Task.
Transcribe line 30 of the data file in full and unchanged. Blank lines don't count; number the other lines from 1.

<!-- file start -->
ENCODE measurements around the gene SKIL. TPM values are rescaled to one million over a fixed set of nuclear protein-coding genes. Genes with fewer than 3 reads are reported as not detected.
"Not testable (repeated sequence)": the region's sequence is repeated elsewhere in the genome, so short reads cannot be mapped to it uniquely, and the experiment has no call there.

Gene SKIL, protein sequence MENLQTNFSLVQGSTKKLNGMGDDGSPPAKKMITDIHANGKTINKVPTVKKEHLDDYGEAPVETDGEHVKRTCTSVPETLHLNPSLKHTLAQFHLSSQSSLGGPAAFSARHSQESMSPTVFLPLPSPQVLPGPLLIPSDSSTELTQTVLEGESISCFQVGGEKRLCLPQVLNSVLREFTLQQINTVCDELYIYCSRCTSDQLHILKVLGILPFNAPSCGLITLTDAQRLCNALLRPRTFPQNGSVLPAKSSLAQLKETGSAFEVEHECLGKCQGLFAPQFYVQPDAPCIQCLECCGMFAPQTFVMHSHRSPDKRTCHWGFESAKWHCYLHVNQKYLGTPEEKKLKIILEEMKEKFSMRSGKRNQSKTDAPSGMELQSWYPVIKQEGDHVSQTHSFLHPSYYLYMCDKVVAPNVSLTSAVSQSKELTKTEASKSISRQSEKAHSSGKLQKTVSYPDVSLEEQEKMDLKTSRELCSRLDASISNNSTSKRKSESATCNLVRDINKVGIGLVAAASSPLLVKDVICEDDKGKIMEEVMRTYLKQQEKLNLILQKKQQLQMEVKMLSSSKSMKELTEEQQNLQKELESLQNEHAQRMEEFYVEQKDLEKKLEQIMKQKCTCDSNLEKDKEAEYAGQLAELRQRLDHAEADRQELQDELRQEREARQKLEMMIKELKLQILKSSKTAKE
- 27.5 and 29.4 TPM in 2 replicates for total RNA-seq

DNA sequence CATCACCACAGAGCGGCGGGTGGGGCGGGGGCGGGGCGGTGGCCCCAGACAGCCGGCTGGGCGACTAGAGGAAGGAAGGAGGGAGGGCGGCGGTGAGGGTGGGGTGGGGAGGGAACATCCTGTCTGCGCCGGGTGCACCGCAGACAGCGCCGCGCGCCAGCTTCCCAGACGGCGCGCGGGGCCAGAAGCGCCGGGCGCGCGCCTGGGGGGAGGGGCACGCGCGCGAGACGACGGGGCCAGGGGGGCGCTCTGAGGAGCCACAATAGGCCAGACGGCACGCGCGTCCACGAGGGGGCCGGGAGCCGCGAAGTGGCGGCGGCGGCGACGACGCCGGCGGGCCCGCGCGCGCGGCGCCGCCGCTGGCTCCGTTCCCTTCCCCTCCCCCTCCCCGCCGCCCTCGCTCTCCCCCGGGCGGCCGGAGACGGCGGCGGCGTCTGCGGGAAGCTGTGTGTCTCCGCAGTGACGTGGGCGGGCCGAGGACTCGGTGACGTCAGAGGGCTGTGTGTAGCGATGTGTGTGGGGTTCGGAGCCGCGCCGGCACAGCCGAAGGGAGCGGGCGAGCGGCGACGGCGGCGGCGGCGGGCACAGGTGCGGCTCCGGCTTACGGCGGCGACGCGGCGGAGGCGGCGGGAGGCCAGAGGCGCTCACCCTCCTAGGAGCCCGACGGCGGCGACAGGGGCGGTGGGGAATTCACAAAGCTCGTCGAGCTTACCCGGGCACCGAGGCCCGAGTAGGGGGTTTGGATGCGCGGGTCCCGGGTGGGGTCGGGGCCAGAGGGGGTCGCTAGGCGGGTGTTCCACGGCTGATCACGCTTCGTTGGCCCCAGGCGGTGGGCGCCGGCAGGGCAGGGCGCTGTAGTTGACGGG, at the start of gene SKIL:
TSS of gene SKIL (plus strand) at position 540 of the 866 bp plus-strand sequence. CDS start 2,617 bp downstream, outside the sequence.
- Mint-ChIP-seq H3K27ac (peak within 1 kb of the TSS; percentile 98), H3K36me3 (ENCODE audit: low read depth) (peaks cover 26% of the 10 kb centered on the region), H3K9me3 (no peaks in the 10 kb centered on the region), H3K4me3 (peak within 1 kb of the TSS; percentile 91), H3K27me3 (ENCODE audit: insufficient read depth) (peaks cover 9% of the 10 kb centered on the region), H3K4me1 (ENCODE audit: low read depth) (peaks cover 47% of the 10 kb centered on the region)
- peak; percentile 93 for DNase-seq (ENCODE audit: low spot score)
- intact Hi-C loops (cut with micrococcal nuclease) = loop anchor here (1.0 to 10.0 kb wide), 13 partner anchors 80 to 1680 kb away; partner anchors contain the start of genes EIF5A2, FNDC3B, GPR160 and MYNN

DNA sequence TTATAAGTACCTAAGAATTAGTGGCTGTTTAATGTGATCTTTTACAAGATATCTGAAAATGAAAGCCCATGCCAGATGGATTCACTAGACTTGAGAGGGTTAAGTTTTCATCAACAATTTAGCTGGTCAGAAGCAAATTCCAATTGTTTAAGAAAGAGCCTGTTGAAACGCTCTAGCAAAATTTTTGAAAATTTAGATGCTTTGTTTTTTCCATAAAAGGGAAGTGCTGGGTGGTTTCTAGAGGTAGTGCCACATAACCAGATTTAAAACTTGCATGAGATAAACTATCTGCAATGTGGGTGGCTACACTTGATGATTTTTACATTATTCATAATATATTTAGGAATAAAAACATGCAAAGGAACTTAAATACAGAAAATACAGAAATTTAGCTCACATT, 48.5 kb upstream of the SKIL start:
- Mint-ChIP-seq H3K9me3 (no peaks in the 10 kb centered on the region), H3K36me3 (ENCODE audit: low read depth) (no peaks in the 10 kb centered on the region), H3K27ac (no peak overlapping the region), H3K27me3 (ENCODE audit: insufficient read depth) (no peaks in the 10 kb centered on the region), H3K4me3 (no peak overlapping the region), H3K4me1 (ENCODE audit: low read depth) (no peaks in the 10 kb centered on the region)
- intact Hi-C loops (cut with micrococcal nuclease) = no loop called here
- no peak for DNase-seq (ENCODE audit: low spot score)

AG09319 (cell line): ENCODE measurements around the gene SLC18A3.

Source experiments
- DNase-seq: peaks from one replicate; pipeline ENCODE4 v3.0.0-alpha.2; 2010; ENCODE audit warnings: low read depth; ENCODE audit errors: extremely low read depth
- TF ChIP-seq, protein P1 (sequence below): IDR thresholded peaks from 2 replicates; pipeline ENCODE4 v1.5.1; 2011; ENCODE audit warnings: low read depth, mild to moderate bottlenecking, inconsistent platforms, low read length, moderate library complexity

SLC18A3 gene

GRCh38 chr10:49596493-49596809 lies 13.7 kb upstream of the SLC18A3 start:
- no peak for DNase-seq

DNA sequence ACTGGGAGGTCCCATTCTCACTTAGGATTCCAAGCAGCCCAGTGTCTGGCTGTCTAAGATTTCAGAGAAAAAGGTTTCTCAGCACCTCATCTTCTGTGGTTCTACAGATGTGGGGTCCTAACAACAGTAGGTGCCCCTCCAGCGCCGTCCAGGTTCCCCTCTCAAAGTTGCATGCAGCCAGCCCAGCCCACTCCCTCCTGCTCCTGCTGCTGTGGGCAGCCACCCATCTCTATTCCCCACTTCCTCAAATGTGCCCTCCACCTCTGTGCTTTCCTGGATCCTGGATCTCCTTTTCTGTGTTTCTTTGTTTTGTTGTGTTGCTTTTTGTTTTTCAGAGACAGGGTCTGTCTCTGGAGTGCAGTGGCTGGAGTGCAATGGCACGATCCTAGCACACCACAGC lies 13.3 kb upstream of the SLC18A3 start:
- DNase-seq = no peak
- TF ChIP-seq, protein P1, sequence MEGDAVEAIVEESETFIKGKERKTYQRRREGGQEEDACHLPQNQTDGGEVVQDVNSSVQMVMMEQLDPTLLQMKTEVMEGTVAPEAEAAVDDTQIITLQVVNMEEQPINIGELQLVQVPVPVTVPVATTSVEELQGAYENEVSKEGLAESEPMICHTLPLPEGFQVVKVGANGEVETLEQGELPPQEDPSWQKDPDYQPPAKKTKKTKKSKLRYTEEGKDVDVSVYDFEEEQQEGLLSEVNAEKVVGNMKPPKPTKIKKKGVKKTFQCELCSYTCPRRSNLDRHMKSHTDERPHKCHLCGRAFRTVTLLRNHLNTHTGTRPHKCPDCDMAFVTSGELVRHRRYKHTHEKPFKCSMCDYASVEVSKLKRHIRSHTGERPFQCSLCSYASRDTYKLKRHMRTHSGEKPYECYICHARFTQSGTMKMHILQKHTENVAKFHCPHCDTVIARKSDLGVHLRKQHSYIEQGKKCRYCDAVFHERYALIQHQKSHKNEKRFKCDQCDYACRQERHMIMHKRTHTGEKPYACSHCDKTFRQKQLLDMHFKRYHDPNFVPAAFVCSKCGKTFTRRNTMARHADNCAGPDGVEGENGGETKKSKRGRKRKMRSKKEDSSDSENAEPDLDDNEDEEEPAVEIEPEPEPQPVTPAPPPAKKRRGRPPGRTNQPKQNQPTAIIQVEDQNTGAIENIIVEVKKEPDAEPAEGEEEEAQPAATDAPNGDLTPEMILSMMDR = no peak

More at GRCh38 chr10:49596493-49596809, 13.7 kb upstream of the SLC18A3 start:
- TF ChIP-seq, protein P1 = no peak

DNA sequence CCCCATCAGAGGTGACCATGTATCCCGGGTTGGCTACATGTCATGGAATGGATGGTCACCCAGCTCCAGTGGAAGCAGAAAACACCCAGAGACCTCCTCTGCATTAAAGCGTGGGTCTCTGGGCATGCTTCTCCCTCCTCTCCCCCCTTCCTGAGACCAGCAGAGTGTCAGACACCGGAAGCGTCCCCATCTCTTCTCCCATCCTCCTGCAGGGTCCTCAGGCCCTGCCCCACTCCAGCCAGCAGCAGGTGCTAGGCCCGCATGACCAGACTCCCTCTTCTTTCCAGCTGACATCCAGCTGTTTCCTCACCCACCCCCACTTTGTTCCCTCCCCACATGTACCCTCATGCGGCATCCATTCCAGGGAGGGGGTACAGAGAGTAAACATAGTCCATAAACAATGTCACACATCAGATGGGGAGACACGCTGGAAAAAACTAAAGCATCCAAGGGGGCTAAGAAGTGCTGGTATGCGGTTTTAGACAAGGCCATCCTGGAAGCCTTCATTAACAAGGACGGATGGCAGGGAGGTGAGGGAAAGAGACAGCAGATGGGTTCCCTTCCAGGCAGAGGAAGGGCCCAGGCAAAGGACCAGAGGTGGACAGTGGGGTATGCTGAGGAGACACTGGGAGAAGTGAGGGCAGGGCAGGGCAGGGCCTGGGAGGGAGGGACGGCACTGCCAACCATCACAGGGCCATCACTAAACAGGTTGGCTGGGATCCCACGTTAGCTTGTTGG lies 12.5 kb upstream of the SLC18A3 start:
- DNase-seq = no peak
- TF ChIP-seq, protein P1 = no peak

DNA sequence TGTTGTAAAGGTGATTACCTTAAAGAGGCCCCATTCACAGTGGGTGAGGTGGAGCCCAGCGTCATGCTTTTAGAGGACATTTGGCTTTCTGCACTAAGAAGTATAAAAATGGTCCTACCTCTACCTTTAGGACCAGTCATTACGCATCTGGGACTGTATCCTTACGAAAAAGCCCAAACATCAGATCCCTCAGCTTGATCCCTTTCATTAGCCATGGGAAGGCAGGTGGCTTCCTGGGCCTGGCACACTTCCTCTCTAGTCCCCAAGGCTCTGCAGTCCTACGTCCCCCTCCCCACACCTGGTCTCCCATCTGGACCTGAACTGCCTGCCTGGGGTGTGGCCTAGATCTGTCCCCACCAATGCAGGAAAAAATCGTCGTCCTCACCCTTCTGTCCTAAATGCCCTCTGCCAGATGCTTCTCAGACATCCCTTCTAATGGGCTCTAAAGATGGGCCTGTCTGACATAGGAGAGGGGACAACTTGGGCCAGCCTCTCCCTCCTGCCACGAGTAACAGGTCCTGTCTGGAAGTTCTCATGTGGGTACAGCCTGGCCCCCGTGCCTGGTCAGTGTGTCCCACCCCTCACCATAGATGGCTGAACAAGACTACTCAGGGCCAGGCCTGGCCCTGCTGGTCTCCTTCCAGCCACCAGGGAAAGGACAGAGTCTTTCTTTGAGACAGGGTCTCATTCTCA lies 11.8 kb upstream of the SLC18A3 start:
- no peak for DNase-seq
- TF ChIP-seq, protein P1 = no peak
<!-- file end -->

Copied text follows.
- no peak for DNase-seq